Artist can’t keep up with shoot­ings

The Hamilton Spectator - - A & E - ALI­SON BOWEN Chicago Tri­bune

In 2010, Krista Wor­tendyke started tak­ing her cam­era to Chicago crime scenes, her mis­sion: to cap­ture the place each per­son was killed by gun vi­o­lence that sum­mer.

The 172 pho­tos she took have since been shown through her ex­hibit “Killing Sea­son Chicago,” fea­tur­ing a large wall of mounted pho­tos in the form of a sky­line that has been dis­played around the city, from Wicker Park’s The Vi­o­let Hour to Mo­raine Val­ley Com­mu­nity Col­lege in Palos Hills, Ill.

But this year, she said, feels dif­fer­ent. The pho­tos no longer seem to re­flect the mag­ni­tude of an even more vi­o­lent year.

“It seems sparse,” she said of the pho­tos, now part of the “This Heat” ex­hibit, which en­com­passes three rooms at the Wein­berg/New­ton Gallery through Sept. 24. So far this year, there have been 358 homi­cides in Chicago, more than twice the num­ber in “Killing Sea­son Chicago.”

“This Heat” or­ga­niz­ers ex­pected the gun vi­o­lence-fo­cused ex­hibit, pre­sented with the Illi­nois Coun­cil Against Hand­gun Vi­o­lence, to be rel­e­vant and timely be­cause of the on­go­ing vi­o­lence in the city. How­ever, with the more than 2,200 shoot­ing vic­tims in Chicago this year, Wor­tendyke is won­der­ing whether, and how, to up­date her piece.

She re­cently ex­panded her work by adding a sep­a­rate dis­play ti­tled “Blood­spot (Death by Gun),” which shows 700 prints of a blood­stained side­walk she pho­tographed af­ter the first homi­cide of 2013. She re­calls look­ing for the ex­act spot where the vic­tim fell in a Chicago al­ley only to re­al­ize she was stand­ing in dried blood. She said the prints rep­re­sent the pro­jected homi­cides this year.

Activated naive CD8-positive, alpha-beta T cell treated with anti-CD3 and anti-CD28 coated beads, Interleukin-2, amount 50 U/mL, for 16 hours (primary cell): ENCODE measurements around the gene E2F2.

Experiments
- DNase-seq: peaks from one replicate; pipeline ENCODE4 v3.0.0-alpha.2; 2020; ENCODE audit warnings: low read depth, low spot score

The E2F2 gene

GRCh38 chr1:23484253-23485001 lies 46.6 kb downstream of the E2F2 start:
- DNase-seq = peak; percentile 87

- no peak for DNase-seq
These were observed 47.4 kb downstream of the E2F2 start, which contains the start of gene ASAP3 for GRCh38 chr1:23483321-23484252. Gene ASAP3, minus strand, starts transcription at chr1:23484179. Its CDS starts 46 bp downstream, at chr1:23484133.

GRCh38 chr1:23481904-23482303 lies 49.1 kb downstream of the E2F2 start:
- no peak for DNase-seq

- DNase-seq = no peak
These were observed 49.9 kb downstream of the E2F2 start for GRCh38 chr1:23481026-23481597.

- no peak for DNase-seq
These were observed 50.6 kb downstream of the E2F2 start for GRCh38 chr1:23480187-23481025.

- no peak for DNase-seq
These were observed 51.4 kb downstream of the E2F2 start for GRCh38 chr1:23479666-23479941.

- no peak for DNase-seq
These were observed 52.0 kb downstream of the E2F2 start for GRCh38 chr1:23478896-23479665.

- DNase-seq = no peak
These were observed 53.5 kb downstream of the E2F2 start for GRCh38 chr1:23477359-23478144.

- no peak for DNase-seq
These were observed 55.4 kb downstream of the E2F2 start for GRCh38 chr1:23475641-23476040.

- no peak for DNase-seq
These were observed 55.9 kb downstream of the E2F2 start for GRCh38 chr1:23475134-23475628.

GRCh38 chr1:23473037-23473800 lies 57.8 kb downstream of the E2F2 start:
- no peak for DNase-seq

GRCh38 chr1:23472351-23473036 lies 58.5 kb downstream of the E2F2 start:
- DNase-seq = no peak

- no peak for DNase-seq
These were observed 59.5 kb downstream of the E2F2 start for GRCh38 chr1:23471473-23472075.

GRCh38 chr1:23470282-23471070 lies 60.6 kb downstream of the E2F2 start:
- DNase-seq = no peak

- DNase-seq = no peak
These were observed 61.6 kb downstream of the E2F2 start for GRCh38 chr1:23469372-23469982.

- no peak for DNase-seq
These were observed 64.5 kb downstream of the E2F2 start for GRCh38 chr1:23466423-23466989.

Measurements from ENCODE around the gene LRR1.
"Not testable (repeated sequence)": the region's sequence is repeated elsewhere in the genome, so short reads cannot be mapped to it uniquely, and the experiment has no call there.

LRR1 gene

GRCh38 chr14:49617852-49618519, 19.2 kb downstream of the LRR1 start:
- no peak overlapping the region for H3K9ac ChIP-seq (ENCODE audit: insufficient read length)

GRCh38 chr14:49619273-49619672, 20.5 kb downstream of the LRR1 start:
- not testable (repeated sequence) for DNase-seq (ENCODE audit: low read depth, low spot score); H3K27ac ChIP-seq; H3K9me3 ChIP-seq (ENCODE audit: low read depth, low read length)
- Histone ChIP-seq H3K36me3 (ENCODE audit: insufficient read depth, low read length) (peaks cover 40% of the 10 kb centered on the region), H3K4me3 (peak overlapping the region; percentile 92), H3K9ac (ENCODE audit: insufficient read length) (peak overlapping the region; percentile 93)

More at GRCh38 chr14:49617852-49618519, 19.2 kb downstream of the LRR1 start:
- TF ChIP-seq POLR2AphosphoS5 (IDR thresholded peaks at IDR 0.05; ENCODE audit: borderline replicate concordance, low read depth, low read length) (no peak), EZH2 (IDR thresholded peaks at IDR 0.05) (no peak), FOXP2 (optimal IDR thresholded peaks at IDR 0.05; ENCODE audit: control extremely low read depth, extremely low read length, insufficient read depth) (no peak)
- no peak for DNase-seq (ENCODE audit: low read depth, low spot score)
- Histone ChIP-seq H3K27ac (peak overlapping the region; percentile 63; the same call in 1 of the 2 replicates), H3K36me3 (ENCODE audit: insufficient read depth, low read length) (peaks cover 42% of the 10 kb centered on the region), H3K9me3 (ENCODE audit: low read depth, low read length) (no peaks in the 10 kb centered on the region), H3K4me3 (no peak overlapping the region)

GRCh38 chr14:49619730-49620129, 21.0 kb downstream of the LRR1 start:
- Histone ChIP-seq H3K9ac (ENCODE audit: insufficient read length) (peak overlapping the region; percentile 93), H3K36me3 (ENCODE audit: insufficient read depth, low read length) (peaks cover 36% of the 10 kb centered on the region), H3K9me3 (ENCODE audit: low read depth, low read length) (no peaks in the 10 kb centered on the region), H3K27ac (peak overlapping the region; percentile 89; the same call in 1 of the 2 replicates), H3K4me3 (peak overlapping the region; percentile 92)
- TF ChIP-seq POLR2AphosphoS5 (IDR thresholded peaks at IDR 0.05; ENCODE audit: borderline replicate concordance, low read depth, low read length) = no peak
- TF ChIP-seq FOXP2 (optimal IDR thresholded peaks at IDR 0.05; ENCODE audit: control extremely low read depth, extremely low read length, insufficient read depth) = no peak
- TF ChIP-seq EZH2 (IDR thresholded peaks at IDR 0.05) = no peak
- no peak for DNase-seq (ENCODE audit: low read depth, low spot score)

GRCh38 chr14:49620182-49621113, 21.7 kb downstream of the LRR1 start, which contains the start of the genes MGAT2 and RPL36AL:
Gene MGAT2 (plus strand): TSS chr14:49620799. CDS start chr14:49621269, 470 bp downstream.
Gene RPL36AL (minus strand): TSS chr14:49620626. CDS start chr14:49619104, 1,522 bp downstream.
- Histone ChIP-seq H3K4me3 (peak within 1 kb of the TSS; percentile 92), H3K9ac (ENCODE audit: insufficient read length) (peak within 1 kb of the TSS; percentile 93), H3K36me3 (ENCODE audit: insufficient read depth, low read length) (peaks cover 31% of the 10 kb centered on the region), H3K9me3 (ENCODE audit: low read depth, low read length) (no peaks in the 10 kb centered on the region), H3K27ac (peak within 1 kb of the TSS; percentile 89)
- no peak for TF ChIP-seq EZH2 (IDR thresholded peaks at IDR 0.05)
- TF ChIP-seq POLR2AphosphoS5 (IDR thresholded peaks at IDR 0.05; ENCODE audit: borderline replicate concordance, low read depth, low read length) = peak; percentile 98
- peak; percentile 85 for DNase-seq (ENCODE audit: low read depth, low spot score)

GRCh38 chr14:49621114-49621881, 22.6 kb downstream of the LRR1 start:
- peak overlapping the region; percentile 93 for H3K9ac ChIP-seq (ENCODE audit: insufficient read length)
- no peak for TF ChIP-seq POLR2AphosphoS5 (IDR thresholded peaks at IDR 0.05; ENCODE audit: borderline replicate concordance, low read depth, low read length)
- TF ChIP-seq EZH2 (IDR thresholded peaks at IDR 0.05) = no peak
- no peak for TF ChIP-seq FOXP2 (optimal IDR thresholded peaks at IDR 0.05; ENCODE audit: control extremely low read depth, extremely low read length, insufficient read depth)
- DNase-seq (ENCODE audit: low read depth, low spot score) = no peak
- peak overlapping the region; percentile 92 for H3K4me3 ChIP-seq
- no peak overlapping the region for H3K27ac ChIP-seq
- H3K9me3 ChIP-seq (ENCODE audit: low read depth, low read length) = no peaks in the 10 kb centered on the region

The ti­tle “The Killing Sea­son” evolved from a con­ver­sa­tion with a friend af­ter she moved in 2003 to Chicago from New York. While talk­ing about the city’s vi­o­lence, her friend noted, “It’s not even sum­mer.”

Wor­tendyke re­mem­bers think­ing, “There’s a sea­son for this?”

A few years later, a man shot two rel­a­tives in her neigh­bour­hood. She be­came ob­sessed, she said, with find­ing the lo­ca­tion of the shoot­ing — the street seemed im­pos­si­ble to imag­ine as a vi­o­lent set­ting. And the house she lo­cated seemed eerily mun­dane.

“I think some­times peo­ple are sur­prised to find where these places are,” she said. “‘Rogers Park? Oh it looks like it could be En­gle­wood.’ And vice versa.”

“This Heat” also fea­tures the work of Gar­land Martin Tay­lor, who said he wants his art to re­mind peo­ple of the bul­lets pierc­ing lo­cal lives.

Bul­lets dan­gle from gui­tar strings at­tached to the ceil­ing. When a vis­i­tor en­ters the room, walk­ing through the bul­lets, they sway.

“We come in, and we get to pre­tend to dodge these bul­lets,” he said.

Tay­lor used his own hair, mixed with acrylic medium and pig­ment, to fill them, some shot from his own .38 for the pro­ject and some col­lected from ranges. Feath­ers at­tached evoke spir­its, or move­ment.

A third room in­cludes a video in­stal­la­tion by artist Ch­eryl Pope with two peo­ple silently trad­ing “In Lov­ing Mem­ory” T-shirts.

Owner David Wein­berg said the gallery, which aims to high­light so­cial jus­tice is­sues, opts not to in­clude cards ex­plain­ing the in­stal­la­tions.

“It opens up a di­a­logue,” he said.

A woman walks by the in­stal­la­tion "Killing Sea­son Chicago".

In 2010, Krista Wor­tendyke started tak­ing her cam­era to Chicago crime scenes.

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